This is supported, says wine writer and competition judge, Michael Fridjhon, by the frequently inconclusive findings of decanted versus non-decanted wine trials: “There are, it seems, consistently about as many tasters who prefer their wines decanted as there are those who would rather drink wine poured directly from the bottle.”

Even so, he believes that certain full-bodied young and middle-aged (8 to 20 years) wine can benefit from some aeration. There are certain types of wine that are so intense and tannic that the release of some of their preliminary sensory impressions is an advantage.

While the jury is still out on the exact benefits of decanting younger and middle-aged wines, most agree that older wines (upwards of 20 years) should not be decanted because, as Badenhorst cautions, “they are very delicate”.

Air, it is asserted, can be one of wine’s greatest enemies and, when decanting adds a great deal of oxygen to a good, old wine that has been properly stored, the balance can be upset and the air can cause the fragile fruit to fade away sooner rather than later. What is more, say the experts, one of the most pleasurable experiences, when enjoying an older vintage wine, is to observe and savour the evolution of the wine in the glass. By decanting an older wine, you run the risk that its final fine moment will be squandered in the decanter, rather in your glass.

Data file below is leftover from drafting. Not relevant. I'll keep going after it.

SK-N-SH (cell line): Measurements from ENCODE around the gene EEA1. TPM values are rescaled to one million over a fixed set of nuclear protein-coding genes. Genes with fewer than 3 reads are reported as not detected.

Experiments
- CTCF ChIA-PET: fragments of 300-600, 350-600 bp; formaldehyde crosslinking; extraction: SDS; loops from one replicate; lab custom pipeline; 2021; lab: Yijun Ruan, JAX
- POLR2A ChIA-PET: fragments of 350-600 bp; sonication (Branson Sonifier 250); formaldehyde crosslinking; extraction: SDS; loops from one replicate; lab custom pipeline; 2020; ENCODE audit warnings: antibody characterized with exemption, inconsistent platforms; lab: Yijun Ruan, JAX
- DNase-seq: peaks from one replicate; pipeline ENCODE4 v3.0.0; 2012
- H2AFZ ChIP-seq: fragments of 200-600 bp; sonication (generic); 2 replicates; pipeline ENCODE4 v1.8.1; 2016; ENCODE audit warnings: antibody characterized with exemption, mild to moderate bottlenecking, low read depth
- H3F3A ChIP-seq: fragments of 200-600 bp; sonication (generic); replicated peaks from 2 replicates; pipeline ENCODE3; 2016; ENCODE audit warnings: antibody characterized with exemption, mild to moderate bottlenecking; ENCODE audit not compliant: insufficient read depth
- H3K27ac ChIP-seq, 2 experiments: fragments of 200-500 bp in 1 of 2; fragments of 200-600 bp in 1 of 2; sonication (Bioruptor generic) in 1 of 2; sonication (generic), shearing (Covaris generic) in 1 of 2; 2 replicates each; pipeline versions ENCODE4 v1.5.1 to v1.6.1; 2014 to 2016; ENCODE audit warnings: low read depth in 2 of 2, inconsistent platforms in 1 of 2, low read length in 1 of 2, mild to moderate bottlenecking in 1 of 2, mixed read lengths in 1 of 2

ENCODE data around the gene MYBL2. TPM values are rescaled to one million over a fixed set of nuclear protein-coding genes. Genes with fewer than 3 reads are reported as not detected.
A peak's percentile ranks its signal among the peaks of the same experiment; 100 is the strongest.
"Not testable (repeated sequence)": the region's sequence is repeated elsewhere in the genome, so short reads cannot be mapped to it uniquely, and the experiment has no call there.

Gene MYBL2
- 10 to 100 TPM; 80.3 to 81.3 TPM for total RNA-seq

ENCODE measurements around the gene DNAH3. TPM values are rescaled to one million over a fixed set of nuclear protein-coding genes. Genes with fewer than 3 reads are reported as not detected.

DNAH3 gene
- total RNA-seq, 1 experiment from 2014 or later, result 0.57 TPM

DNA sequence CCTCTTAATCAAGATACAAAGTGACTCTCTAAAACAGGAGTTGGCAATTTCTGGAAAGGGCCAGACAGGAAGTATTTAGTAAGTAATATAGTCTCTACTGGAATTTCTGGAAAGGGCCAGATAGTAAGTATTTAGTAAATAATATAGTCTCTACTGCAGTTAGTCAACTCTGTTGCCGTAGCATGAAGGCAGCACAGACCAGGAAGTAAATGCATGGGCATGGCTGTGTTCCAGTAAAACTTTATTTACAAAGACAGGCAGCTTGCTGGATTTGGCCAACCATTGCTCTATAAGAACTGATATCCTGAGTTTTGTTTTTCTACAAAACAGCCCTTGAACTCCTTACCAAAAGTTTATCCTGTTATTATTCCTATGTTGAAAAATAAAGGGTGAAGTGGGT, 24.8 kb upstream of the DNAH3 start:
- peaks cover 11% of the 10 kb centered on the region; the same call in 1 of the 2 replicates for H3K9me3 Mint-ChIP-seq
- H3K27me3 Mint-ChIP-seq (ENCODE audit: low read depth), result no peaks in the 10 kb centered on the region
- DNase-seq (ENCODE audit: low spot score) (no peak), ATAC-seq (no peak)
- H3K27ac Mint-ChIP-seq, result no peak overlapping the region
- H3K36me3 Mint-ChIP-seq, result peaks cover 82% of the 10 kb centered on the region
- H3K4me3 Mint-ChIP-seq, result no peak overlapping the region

It is safer to stand older vintage bottles up for a few days before opening them. This way, sediment settles at the bottom of the bottle. Then, suggest those-in-the-know, you can either decant just before drinking it, or drink it from the bottle. Many recommend that you use an appropriately large glass in which to aerate the wine while you drink it. That way, you can enjoy the wine’s evolution at each sip.

There are, of course, aesthetic reasons for decanting wine. Wine in a beautiful decanter – and there are many fine-looking modern, classic and antique options available – can add to the ambience of an elegantly set table and meticulously prepared dinner.

The vessels, which are loosely based on Roman serving bottles, are usually handleless glass containers with stoppers. Although their form has not changed much in recent centuries, shape and decoration have followed fashion.

“Internationally, there has been a move away from elaborately cut crystal glass in all wine accessories, including decanters,” says Alison Joy of Wine Essentials, local supplier of wine accessories. “The current trend is to go for simple, clear glass and the most popular designs in this country at the moment are Riedel’s Ultra and Duck decanters. It is my belief that, these days, most decanters are bought because they are beautiful – they make superb gifts – and add a certain status to the dinner table. It seems that most people accept nowadays that wine is good to drink from the bottle. Decanting is done for aesthetic reasons.”

Riedel, schmiedel, insinuates Badenhorst. He advocates that, besides improving certain wines, decanting has the added benefit of encouraging drinkers to independently interpret wine, without being influenced by what they read on the label.

“Quite honestly, I do not give a damn what I use as a decanter. The point is that decanting can bring out the best in certain wines and makes drinking it more fun,” he says. “When you decant the wine in the kitchen and present it on the dinner table in a decanter – cut crystal or otherwise – your guests are obliged to rely on their nose and mouth to appreciate what they are drinking. That is how wine should be enjoyed.”

(This article first appeared in the Food & Travel section of The Weekender in August 2007.)

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Freelance writer based in Hout Bay near Cape Town in South Africa.